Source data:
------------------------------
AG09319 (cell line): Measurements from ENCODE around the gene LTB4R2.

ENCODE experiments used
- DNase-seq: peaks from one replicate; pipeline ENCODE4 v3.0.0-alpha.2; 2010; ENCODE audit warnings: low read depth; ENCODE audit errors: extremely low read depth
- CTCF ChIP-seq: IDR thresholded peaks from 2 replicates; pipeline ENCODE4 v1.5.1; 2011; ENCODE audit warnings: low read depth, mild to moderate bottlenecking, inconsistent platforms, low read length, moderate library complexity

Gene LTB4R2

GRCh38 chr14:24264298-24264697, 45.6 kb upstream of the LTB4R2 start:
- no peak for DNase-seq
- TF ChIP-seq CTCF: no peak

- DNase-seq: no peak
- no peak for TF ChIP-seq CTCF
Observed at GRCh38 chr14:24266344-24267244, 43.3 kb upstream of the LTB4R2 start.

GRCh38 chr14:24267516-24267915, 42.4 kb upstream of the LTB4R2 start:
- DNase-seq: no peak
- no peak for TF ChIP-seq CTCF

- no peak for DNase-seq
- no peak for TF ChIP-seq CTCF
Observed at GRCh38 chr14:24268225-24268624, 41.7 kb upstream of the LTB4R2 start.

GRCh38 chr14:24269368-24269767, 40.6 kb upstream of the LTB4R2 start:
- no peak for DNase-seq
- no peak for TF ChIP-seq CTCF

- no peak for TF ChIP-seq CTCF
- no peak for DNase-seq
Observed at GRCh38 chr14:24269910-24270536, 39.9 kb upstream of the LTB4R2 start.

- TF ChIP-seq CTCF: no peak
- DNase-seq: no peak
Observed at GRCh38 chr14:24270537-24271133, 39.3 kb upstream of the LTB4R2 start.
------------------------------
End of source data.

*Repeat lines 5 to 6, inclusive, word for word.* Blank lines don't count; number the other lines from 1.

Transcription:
Gene LTB4R2

GRCh38 chr14:24264298-24264697, 45.6 kb upstream of the LTB4R2 start: